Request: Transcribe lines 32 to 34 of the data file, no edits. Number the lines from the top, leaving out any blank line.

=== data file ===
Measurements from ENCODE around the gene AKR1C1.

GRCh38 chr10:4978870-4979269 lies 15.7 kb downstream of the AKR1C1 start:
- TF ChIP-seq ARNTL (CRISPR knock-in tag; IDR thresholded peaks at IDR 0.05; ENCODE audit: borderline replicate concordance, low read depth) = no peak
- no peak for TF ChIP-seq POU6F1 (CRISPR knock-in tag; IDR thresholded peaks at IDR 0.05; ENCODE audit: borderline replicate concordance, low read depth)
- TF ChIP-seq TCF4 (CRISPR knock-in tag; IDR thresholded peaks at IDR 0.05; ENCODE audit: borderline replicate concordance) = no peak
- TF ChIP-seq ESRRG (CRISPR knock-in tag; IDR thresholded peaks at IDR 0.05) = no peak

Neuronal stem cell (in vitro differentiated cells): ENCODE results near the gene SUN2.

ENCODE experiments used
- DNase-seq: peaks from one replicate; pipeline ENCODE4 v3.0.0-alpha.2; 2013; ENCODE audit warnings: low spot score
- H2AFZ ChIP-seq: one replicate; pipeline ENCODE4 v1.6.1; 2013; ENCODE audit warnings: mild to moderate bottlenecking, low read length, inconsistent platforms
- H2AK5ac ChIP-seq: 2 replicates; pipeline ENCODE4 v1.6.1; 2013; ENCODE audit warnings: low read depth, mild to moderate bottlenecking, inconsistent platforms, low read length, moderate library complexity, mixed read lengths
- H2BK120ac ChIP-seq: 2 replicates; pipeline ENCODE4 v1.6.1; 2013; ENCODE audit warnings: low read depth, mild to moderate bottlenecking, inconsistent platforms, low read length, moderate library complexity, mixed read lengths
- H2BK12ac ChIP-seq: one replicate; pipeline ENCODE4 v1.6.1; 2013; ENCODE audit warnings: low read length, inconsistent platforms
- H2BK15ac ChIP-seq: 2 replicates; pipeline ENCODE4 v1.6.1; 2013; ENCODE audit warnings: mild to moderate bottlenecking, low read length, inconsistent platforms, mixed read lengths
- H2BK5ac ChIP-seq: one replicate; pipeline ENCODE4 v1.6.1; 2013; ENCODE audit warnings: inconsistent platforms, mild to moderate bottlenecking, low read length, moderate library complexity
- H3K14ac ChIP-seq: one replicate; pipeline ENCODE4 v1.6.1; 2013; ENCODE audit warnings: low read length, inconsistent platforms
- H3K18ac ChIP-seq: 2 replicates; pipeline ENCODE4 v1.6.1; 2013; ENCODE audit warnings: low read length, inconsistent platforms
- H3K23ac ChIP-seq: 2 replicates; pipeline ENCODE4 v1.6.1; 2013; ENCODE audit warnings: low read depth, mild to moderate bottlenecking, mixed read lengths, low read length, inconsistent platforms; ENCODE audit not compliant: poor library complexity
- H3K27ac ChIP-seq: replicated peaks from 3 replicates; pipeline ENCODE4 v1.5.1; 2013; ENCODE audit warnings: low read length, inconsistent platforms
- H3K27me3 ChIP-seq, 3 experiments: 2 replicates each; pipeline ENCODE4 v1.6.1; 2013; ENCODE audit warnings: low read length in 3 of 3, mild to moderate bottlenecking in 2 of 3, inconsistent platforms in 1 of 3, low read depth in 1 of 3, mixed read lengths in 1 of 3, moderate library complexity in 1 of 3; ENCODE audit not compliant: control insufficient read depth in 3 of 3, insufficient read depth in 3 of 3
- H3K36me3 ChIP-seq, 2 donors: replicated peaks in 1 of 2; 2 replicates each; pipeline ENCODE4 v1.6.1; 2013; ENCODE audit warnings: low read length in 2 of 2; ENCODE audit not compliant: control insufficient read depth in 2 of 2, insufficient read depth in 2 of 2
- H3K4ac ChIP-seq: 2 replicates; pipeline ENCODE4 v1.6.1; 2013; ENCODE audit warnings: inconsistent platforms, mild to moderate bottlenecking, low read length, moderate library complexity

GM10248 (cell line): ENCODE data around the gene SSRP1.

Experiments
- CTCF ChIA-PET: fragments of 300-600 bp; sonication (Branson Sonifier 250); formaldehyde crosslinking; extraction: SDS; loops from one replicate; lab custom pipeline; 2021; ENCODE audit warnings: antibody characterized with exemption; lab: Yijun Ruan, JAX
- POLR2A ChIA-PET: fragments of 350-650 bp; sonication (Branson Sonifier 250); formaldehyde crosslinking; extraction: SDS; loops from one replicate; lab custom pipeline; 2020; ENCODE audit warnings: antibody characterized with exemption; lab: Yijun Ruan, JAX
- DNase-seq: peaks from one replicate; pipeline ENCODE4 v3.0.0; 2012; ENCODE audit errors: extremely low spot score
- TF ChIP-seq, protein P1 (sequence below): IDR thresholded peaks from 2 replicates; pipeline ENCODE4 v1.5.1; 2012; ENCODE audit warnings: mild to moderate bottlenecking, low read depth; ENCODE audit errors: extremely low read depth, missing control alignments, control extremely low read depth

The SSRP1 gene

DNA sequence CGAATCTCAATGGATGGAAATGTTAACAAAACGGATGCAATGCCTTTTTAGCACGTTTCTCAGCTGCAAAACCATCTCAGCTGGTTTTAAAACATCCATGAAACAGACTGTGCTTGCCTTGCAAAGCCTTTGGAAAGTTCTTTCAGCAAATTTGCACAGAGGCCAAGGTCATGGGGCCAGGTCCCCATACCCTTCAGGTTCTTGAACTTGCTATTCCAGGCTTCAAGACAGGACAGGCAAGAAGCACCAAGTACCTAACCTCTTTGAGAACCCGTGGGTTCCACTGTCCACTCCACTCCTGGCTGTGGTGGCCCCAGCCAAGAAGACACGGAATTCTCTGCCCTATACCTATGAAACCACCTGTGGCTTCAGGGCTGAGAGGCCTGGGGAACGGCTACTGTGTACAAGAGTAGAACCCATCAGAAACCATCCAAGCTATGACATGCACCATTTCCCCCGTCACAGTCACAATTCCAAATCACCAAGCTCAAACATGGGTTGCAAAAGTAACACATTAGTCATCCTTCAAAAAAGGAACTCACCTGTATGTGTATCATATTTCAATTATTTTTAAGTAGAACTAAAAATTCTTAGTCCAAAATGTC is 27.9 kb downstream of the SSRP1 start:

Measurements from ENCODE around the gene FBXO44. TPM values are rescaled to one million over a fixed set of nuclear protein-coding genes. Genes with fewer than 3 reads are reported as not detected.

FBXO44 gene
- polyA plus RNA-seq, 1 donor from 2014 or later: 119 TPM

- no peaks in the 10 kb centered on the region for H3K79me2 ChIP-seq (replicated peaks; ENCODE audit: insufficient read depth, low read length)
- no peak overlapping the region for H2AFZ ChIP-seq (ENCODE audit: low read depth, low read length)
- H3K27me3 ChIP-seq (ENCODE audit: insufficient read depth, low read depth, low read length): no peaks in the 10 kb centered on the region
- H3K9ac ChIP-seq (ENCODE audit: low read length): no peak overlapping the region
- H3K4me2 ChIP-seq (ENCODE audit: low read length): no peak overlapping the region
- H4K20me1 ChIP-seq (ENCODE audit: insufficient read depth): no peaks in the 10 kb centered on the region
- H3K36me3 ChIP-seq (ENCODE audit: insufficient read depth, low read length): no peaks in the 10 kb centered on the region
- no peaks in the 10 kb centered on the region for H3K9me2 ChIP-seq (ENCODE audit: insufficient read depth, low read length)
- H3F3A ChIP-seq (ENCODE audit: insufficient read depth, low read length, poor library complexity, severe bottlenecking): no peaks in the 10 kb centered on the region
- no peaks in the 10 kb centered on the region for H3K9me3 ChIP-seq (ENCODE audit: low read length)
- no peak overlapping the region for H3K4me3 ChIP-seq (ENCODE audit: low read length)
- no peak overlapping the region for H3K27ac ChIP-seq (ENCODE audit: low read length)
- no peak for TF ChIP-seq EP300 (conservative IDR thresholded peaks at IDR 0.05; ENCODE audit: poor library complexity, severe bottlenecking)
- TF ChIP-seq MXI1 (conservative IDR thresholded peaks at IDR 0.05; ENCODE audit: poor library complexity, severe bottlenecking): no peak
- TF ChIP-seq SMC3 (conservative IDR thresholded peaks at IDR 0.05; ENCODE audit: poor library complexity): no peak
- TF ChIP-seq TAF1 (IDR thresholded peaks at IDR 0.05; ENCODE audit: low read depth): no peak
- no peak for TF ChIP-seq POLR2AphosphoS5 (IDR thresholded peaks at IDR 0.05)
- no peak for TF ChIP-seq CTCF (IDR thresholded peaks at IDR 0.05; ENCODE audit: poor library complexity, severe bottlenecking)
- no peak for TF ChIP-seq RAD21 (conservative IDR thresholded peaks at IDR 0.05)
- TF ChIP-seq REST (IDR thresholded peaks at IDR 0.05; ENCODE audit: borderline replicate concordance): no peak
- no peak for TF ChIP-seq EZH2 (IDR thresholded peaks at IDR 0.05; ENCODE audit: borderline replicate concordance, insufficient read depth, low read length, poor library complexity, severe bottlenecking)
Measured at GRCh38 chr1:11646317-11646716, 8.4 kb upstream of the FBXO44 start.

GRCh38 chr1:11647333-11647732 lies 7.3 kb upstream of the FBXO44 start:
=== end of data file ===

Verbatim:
FBXO44 gene
- polyA plus RNA-seq, 1 donor from 2014 or later: 119 TPM

- no peaks in the 10 kb centered on the region for H3K79me2 ChIP-seq (replicated peaks; ENCODE audit: insufficient read depth, low read length)